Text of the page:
Although I am often asked to speak to recent grads, I have never been asked to speak at any graduations. But if I were, I imagine I would deliver something along the lines of this speech.

Today is part 3. To see the entire speech released so far, click here and read from the bottom up.

Rule 2. Don’t be cheap, be fiscally responsible.

Personally, I follow 10 simple saving strategies. I recommend you learn them all one day, but you’ve got parties to get to this afternoon. So I’ll just share one saving strategy with you now: Major on the major, minor on the minor.

Many financial experts feel that the problems of the world (and especially of young people) would instantly disappear if we could only get rid of our coffee shops.

Look, if you’re going to Starbucks five times a day, spending $100+ a week there, you’ve got problems. But your money problem isn’t the first one to address. (FYI, it’s called an addiction.) Of course, most people don’t use Starbucks that way, and so what the financial talking heads miss is that nobody—not even the most coffee-addicted person you know—is going to find ten grand a year by pinching pennies at Starbucks.

Instead, you’ve got to put major focus on major expenses, like your housing and car choices. The typical underpaid twenty-something simply can’t live on the same block as the manager two levels up from her or drive the car her boss drives. Not yet. When you commit to high housing or car expenses, you pay them for a long time. Therefore, that’s where you want to put most of your financial energy and discipline. Remember: just because someone will sell you something doesn’t mean you can afford it.

Still, day-to-day spending can make a difference, so it’s important to stay emotionally connected to your money. Most working adults have no idea how much cash they have in their wallets until they find themselves at a place that has the audacity not to accept credit cards. This disconnection matters because when you’re emotionally separated from your money, you spend more. Spending cash hurts—right away. Using credit cards is painless—until you get the bill.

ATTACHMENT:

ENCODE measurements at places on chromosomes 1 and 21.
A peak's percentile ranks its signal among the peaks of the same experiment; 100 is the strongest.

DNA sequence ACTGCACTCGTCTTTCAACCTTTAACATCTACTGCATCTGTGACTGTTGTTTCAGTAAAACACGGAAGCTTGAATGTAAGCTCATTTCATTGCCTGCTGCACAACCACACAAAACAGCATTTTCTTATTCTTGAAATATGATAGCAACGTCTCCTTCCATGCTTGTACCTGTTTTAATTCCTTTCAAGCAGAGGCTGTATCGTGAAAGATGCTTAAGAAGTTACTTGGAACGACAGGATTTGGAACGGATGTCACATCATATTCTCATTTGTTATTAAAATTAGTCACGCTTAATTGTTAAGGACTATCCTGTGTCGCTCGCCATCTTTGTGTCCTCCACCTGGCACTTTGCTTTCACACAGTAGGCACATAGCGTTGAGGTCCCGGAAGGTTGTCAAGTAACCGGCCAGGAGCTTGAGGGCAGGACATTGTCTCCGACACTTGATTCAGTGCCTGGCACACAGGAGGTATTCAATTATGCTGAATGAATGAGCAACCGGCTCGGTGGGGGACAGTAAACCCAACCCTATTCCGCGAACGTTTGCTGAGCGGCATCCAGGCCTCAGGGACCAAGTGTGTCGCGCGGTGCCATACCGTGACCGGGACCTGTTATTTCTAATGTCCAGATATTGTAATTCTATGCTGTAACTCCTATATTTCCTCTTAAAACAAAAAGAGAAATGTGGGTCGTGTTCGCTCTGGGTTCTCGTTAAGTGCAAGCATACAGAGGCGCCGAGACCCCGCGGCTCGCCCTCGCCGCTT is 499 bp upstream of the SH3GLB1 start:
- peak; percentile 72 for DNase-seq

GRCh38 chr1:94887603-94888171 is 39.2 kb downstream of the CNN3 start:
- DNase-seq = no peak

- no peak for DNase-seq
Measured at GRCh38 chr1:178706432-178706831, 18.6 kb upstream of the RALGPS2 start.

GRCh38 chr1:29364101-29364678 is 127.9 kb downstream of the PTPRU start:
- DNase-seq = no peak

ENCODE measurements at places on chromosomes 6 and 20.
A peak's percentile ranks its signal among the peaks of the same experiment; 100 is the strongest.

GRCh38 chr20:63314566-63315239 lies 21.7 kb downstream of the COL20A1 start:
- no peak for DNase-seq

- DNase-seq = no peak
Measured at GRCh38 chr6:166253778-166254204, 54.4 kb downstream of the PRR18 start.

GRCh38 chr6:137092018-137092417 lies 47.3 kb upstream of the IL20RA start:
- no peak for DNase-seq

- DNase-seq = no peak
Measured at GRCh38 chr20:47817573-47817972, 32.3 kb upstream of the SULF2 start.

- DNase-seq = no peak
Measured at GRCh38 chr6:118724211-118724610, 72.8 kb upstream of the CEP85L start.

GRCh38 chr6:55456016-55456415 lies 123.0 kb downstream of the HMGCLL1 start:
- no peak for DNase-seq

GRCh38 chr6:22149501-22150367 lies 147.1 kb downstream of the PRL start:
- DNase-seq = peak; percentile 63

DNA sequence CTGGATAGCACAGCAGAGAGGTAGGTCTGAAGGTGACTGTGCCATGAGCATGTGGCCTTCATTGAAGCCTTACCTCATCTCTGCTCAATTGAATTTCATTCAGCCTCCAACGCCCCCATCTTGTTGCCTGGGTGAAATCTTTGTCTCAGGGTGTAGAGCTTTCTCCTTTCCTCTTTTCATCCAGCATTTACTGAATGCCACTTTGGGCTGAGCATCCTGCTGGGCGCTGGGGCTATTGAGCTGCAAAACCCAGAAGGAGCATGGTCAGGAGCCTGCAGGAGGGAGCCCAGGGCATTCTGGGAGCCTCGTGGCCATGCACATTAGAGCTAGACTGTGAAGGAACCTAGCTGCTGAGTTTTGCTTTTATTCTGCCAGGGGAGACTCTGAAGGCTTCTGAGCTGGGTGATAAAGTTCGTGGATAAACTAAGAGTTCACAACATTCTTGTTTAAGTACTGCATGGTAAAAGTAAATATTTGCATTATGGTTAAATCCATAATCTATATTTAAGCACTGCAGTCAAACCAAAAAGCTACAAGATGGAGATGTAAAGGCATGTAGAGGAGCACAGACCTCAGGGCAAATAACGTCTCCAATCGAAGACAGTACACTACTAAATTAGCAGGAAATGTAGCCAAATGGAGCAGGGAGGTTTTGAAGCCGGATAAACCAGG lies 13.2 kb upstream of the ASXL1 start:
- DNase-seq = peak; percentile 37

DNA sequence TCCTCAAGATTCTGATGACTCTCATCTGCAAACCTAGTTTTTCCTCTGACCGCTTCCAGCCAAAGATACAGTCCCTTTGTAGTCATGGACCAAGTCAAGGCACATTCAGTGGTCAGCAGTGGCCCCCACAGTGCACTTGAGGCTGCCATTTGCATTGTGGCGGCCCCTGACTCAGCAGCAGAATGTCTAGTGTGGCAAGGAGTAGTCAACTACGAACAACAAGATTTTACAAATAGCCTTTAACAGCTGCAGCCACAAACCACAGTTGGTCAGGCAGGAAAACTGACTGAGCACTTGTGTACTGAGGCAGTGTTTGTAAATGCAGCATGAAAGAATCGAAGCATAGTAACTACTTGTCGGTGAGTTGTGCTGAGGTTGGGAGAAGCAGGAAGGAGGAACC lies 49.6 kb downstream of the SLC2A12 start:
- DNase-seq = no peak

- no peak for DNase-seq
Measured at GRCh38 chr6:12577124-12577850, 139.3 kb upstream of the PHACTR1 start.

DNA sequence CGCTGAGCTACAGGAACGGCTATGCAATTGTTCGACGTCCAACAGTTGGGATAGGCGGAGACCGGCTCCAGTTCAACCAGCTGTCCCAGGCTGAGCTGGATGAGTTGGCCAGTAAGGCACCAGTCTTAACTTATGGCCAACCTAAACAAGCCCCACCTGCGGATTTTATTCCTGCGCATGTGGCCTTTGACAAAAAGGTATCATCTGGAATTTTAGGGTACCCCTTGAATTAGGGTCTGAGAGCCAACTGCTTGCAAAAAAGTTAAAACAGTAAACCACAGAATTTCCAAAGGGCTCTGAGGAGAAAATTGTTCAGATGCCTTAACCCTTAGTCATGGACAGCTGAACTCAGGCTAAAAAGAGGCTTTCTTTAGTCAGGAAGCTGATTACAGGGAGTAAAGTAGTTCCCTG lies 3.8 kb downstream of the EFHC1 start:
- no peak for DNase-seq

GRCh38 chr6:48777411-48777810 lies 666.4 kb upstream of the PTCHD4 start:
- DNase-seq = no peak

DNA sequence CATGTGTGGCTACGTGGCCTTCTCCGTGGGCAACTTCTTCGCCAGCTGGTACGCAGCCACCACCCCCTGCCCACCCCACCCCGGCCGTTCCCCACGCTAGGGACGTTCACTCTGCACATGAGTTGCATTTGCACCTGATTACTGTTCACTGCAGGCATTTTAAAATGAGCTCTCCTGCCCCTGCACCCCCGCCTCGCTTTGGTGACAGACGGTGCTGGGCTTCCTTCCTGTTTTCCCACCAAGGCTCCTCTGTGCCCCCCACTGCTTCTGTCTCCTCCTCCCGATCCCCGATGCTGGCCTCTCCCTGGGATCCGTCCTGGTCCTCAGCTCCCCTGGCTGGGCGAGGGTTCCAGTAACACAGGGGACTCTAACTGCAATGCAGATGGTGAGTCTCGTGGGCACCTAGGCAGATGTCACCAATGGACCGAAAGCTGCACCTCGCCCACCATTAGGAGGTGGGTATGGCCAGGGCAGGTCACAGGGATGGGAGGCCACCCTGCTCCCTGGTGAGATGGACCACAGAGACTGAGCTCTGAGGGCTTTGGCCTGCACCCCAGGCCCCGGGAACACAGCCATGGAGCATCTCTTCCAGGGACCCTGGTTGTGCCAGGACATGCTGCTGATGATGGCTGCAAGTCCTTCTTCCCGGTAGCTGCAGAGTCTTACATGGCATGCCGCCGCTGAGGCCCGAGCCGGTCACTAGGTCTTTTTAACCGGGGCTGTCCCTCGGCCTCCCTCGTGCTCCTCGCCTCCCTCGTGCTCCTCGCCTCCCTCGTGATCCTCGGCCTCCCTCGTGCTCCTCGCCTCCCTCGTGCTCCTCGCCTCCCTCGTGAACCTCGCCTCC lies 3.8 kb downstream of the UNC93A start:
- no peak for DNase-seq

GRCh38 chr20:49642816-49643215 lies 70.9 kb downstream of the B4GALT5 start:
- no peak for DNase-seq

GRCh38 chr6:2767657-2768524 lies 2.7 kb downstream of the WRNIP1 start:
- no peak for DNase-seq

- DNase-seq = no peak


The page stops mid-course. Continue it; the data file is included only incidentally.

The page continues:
Use cash as your primary source of day-to-day spending. When you see two options for something you need, one at $55 which is “good enough” and another at $89 that is “better,” spending cash means you’ll likely take the one for $55. Handing over three twenties to the cashier feels a lot better than saying goodbye to five of them.

By prioritizing what really matters to you, constant budgeting isn’t required. The beauty of following the saving strategies is that you save so much you don’t need to micromanage your finances. Budgeting can limit your desire for spontaneity, making it hard to keep at it. But you can get away without budgeting entirely if you simply commit to saving. After all, if you’re putting away 15 percent of your income, what’s the difference how you spend the other 85 percent?

The key is not to begin cutting all of your discretionary spending. Instead, you need to find a way to spend on the items you value the most. If it’s coffee, pull up a chair and enjoy. But if it’s not, simply keep walking.

The kinesiology major could probably tell you that walking is good for your future anyway.

On the other hand, those who studied American Culture could tell you that many years ago, another individual speaking to a new graduate spoke of the future importance of “plastics.” Turns out he was very close, but overshot. By just one letter. The right term is “plastic.” You probably already have at least one version of those 3.5” by 2” little pieces of plastic in your wallet with one of several possible bank logos on it, the card you got for “free” along with a “free” tee-shirt or “free” pizza. Maybe Mr. McGuire knew you’d have several credit cards, not just one, so that’s why he used the plural version. But either way,
[To be continued]

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